Flashcards in Lung Deck (452)
Grading scheme for pulmonary hypertension: Histology of Grade III (3).
Grade I plus subendothelial fibrosis.
Small arteries and arterioles: Concentric masses of fibrous tissue, reduplication of elastic lamina, occlusion of vascular lumens.
Large arteries: Atherosclerosis.
Grading scheme for pulmonary hypertension: Histology of Grade IV (3).
Medial hypertrophy is less apparent.
Progressive dilatation of small arteries.
Grading scheme for pulmonary hypertension: Histology of Grade V (2).
Plexiform and angiomatoid lesions.
Intraalveolar hemosiderin-laden macrophages.
Grading scheme for pulmonary hypertension: Histology of Grade VI (2).
Necrotizing arteritis with thrombosis.
Transmural infiltrates of neutrophils and eosinophils.
Grading scheme for pulmonary hypertension: Which grades are reversible?
Grades I, II, and III.
Grading scheme for pulmonary hypertension: Which grades are associated with secondary pulmonary hypertension?
Grades I, II, and III.
Pulmonary hypertension due to chronic thrombotic or embolic disease: Histology (3).
Little or no medial hypertrophy.
Eccentric intimal fibrosis with focal obliteration.
Organizing thrombi with recanalization.
Pulmonary hypertension: Mutation.
Familial pulmonary arterial hypertension: BMPR4 on 2q33-q34.
Pulmonary veno-occlusive disease: Age group.
Mostly in children and young adults.
Pulmonary veno-occlusive disease: Distribution of lesions.
Pulmonary venules and small veins in the lobular septa.
Pulmonary veno-occlusive disease: Histology of veins.
Occlusion of affected veins by intimal fibrosis.
Medial hypertrophy ("arterialization") and increase in elastic fibers.
Usually no plexiform lesions or vascular inflammation.
Pulmonary veno-occlusive disease: Additional histology.
Capillaries may be dilated and tortuous, mimicking pulmonary capillary hemangiomatosis.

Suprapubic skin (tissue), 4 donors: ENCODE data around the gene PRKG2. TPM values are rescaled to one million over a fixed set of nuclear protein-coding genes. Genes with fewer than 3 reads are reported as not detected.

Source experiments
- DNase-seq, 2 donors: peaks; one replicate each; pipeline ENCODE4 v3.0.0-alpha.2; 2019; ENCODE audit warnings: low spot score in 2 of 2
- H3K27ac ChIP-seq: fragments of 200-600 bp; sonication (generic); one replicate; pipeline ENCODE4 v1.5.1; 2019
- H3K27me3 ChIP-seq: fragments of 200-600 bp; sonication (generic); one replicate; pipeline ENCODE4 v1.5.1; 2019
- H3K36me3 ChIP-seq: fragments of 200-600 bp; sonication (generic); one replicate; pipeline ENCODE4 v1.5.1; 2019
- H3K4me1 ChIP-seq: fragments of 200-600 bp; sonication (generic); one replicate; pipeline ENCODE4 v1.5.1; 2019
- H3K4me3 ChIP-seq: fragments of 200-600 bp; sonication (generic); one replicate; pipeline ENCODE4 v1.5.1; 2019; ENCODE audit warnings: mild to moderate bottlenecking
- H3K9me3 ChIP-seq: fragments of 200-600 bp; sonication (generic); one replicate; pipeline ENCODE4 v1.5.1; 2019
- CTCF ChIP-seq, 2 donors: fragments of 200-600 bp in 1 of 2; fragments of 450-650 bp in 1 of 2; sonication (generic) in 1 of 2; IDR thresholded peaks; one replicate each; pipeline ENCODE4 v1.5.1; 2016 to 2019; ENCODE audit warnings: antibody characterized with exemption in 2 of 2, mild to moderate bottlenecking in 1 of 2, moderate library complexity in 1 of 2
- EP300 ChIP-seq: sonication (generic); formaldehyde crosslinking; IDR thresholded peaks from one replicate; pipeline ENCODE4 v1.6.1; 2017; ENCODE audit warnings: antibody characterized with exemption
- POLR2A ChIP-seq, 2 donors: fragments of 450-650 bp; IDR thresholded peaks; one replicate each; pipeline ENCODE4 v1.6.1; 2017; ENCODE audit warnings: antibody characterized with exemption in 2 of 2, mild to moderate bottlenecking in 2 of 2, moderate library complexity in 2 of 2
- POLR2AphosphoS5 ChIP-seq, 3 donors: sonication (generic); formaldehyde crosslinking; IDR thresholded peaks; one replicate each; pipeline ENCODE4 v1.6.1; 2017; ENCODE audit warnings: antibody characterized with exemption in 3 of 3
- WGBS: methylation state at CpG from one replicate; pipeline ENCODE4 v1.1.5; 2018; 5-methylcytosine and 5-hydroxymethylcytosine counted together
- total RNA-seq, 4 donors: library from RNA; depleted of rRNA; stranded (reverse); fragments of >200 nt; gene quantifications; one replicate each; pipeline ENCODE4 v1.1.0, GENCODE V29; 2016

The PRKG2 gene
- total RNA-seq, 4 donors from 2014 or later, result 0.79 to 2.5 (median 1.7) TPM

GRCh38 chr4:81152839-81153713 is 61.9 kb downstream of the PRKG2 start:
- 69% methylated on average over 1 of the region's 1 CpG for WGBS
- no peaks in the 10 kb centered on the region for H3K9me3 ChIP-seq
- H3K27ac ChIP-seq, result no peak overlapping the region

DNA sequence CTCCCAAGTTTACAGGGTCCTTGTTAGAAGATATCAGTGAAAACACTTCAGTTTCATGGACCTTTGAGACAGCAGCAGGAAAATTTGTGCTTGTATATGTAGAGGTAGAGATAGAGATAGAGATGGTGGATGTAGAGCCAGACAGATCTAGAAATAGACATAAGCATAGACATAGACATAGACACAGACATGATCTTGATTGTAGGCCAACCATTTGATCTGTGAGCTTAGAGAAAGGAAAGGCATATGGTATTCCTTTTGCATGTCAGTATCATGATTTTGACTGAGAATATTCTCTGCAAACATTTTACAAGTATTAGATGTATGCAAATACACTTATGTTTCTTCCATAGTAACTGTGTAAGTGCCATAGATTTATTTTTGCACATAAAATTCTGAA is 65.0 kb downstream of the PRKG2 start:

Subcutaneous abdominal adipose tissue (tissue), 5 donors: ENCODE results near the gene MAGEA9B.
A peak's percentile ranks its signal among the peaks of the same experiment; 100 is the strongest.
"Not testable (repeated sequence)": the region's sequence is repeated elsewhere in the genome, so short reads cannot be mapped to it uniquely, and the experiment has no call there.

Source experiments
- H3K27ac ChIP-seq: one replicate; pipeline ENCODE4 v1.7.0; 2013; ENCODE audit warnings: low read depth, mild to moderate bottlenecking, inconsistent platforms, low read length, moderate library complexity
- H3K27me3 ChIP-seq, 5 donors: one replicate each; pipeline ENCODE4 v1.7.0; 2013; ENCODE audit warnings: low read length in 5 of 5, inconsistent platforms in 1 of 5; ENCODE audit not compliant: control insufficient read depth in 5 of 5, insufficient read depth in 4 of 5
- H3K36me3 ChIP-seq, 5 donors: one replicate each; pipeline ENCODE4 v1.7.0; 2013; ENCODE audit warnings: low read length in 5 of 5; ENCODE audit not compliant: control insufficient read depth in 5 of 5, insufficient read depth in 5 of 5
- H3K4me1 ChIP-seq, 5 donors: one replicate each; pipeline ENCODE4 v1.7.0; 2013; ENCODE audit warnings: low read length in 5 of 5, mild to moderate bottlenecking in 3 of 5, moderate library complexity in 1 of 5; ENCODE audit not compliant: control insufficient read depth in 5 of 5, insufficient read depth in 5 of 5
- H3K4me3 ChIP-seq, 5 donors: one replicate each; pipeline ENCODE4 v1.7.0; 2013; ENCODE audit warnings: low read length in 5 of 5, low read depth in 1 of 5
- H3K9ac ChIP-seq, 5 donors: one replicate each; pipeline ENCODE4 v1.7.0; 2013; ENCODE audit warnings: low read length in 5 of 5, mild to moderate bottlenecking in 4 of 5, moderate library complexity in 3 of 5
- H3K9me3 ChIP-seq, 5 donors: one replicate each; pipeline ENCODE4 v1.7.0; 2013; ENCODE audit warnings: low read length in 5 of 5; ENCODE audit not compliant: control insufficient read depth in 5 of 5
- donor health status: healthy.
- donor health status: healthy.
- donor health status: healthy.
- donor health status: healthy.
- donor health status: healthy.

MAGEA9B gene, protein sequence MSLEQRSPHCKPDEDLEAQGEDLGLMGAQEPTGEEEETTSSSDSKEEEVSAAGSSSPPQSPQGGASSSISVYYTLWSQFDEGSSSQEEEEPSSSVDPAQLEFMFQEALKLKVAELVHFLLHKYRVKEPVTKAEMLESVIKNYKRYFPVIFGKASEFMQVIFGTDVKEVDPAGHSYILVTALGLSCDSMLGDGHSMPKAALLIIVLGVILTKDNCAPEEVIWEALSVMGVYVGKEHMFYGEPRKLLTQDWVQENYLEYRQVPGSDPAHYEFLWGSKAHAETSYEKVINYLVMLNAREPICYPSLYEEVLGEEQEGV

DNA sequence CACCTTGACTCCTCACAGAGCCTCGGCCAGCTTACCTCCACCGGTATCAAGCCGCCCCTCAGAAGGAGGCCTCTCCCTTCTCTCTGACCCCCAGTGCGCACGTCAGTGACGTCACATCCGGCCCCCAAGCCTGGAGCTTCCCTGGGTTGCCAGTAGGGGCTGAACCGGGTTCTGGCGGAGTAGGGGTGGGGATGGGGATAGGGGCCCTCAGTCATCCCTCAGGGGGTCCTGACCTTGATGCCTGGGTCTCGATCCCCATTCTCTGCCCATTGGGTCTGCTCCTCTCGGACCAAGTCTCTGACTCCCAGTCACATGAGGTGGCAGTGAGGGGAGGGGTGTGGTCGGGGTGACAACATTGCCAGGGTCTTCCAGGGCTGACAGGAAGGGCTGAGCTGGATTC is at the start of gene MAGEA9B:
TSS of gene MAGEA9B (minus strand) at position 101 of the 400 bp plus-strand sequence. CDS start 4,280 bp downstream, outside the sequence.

Hemosiderin may be abundant, mimicking idiopathic pulmonary hemosiderosis.
Pulmonary capillary hemangiomatosis.
Proliferation of capillaries causes thickening of alveolar septa.
CMV pneumonia: Infected cells (4).
Respiratory epithelial cells.
CMV pneumonia: Effect of ganciclovir on histology.
Makes the intranuclear inclusions redder and rounder.
Herpes simplex virus: Respiratory infections.
Necrotizing bronchiolocentric pneumonia.
Interstitial pneumonitis resembling DAD.
Measles virus: Respiratory infections.
A. Cytopathic effects.
B. Respiratory infection.
A. None or multinucleate giant cells.
B. Giant-cell pneumonia (genotypes 2 and 3).
A. Cytopathic effect.
B. Histology of respiratory infection (2).
A. None; virus is identified by IHC or PCR.
B. Marked alveolar edema; immature leukocytes in alveolar capillaries.
Legionella pneumonia: Type of inflammation (3).
Monocytes and macrophages.
All of the above.
Legionella pneumonia: Other histologic features (3).
Intraalveolar fibrin and hemorrhage.
Abundant nuclear debris.
A. Special stain.
B. Other method of detection.
A. Silver stain.
B. Urinary antigen test detects serogroup 1 only.
Nocardia pneumonia: Main route of infection.
Inhalation of bacteria in soil and decaying organic matter.
Nocardia pneumonia: Sites of concurrent infection (4).
Nocardia pneumonia: Histology (3).
Immunocompromised: Poorly formed granulomas rather than abscesses.
Nocardia pneumonia: Special stains (3).
Ghon lesion of pulmonary tuberculosis:
A. 1-2 cm.
B. Necrotic center.
C. Lower upper lobe or upper lower lobe, near the pleura.
Pulmonary tuberculosis: Ghon complex.
Consists of a Ghon lesion and enlarged hilar lymph nodes.
Pulmonary tuberculosis: Ranke complex.
Fibrosis and calcification of the Ghon complex due to cell-mediated immunity.